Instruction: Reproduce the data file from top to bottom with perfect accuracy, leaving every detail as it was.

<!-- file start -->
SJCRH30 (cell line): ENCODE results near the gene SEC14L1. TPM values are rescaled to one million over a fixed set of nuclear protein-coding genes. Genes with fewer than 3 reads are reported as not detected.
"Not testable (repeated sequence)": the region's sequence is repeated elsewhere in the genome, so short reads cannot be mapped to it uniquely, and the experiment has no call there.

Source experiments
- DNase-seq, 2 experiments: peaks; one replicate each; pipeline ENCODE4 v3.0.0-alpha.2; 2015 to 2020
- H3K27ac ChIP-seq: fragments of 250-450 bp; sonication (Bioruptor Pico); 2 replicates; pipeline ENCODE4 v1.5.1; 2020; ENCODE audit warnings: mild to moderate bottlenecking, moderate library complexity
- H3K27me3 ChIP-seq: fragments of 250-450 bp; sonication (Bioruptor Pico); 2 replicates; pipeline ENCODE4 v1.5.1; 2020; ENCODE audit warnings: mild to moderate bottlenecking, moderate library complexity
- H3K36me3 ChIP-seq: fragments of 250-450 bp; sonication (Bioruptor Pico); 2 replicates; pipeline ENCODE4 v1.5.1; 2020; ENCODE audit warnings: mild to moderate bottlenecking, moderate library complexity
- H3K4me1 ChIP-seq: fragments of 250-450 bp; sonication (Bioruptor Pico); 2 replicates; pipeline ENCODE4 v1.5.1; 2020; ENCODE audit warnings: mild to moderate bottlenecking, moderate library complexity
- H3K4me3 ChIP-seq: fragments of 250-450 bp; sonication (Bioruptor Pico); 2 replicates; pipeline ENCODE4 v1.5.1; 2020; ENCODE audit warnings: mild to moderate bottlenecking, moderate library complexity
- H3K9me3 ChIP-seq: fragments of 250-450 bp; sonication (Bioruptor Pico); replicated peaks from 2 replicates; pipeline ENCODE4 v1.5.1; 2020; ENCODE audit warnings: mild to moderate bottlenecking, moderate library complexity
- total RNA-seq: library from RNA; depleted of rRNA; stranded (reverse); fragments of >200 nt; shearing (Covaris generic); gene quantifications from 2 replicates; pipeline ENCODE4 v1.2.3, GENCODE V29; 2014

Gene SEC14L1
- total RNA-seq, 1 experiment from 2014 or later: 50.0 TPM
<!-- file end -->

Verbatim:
SJCRH30 (cell line): ENCODE results near the gene SEC14L1. TPM values are rescaled to one million over a fixed set of nuclear protein-coding genes. Genes with fewer than 3 reads are reported as not detected.
"Not testable (repeated sequence)": the region's sequence is repeated elsewhere in the genome, so short reads cannot be mapped to it uniquely, and the experiment has no call there.

Source experiments
- DNase-seq, 2 experiments: peaks; one replicate each; pipeline ENCODE4 v3.0.0-alpha.2; 2015 to 2020
- H3K27ac ChIP-seq: fragments of 250-450 bp; sonication (Bioruptor Pico); 2 replicates; pipeline ENCODE4 v1.5.1; 2020; ENCODE audit warnings: mild to moderate bottlenecking, moderate library complexity
- H3K27me3 ChIP-seq: fragments of 250-450 bp; sonication (Bioruptor Pico); 2 replicates; pipeline ENCODE4 v1.5.1; 2020; ENCODE audit warnings: mild to moderate bottlenecking, moderate library complexity
- H3K36me3 ChIP-seq: fragments of 250-450 bp; sonication (Bioruptor Pico); 2 replicates; pipeline ENCODE4 v1.5.1; 2020; ENCODE audit warnings: mild to moderate bottlenecking, moderate library complexity
- H3K4me1 ChIP-seq: fragments of 250-450 bp; sonication (Bioruptor Pico); 2 replicates; pipeline ENCODE4 v1.5.1; 2020; ENCODE audit warnings: mild to moderate bottlenecking, moderate library complexity
- H3K4me3 ChIP-seq: fragments of 250-450 bp; sonication (Bioruptor Pico); 2 replicates; pipeline ENCODE4 v1.5.1; 2020; ENCODE audit warnings: mild to moderate bottlenecking, moderate library complexity
- H3K9me3 ChIP-seq: fragments of 250-450 bp; sonication (Bioruptor Pico); replicated peaks from 2 replicates; pipeline ENCODE4 v1.5.1; 2020; ENCODE audit warnings: mild to moderate bottlenecking, moderate library complexity
- total RNA-seq: library from RNA; depleted of rRNA; stranded (reverse); fragments of >200 nt; shearing (Covaris generic); gene quantifications from 2 replicates; pipeline ENCODE4 v1.2.3, GENCODE V29; 2014

Gene SEC14L1
- total RNA-seq, 1 experiment from 2014 or later: 50.0 TPM